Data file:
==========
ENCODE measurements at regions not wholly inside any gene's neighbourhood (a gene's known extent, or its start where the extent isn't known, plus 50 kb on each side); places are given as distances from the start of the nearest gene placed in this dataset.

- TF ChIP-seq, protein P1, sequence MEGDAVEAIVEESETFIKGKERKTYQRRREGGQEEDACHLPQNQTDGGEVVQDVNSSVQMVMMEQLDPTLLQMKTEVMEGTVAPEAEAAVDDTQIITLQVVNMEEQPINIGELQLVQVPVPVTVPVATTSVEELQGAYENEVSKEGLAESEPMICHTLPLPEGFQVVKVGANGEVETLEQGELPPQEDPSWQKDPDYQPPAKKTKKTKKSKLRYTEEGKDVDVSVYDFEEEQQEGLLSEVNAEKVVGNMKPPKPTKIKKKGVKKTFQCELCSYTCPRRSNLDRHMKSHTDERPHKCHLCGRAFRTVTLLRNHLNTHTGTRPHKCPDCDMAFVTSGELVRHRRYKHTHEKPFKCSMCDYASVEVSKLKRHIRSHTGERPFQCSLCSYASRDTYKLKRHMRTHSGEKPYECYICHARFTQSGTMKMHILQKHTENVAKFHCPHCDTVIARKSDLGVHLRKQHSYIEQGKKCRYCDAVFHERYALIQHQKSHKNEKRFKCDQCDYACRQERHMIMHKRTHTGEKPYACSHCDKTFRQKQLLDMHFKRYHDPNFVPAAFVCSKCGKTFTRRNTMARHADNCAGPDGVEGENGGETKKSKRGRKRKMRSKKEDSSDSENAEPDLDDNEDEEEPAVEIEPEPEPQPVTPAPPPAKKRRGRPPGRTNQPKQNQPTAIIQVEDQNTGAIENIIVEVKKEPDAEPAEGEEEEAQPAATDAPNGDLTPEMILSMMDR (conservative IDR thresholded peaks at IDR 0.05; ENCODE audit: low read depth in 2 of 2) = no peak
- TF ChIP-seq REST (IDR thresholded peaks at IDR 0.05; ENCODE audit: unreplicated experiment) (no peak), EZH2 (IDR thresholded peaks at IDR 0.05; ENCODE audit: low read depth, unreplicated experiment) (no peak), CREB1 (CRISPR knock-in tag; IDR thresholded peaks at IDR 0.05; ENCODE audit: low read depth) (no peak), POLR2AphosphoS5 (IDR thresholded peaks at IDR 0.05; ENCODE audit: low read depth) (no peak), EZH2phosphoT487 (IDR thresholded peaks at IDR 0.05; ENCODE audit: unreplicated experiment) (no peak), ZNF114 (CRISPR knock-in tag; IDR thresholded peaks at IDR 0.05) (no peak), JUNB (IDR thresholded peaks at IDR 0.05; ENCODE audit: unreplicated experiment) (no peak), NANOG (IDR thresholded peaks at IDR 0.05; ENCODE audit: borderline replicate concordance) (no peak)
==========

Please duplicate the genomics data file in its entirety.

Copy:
ENCODE measurements at regions not wholly inside any gene's neighbourhood (a gene's known extent, or its start where the extent isn't known, plus 50 kb on each side); places are given as distances from the start of the nearest gene placed in this dataset.

- TF ChIP-seq, protein P1, sequence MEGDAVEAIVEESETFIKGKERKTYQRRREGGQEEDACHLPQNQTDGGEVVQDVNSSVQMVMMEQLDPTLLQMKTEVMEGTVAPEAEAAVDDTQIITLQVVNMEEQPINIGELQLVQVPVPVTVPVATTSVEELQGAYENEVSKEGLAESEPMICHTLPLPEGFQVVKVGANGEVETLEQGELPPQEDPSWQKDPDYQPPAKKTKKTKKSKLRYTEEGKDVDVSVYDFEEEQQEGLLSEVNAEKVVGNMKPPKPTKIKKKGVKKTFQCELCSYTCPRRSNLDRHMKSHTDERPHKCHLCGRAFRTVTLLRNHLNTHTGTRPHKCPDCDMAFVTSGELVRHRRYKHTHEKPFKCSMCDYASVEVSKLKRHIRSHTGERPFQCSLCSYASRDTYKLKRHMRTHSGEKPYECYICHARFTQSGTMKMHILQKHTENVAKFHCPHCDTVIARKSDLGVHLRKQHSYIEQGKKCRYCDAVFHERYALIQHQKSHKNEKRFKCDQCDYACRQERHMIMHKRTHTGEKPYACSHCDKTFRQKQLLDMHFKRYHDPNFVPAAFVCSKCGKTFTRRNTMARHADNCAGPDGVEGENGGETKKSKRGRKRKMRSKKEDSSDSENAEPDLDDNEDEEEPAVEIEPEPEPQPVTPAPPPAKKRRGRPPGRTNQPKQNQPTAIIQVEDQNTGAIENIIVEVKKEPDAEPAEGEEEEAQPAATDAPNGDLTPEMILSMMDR (conservative IDR thresholded peaks at IDR 0.05; ENCODE audit: low read depth in 2 of 2) = no peak
- TF ChIP-seq REST (IDR thresholded peaks at IDR 0.05; ENCODE audit: unreplicated experiment) (no peak), EZH2 (IDR thresholded peaks at IDR 0.05; ENCODE audit: low read depth, unreplicated experiment) (no peak), CREB1 (CRISPR knock-in tag; IDR thresholded peaks at IDR 0.05; ENCODE audit: low read depth) (no peak), POLR2AphosphoS5 (IDR thresholded peaks at IDR 0.05; ENCODE audit: low read depth) (no peak), EZH2phosphoT487 (IDR thresholded peaks at IDR 0.05; ENCODE audit: unreplicated experiment) (no peak), ZNF114 (CRISPR knock-in tag; IDR thresholded peaks at IDR 0.05) (no peak), JUNB (IDR thresholded peaks at IDR 0.05; ENCODE audit: unreplicated experiment) (no peak), NANOG (IDR thresholded peaks at IDR 0.05; ENCODE audit: borderline replicate concordance) (no peak)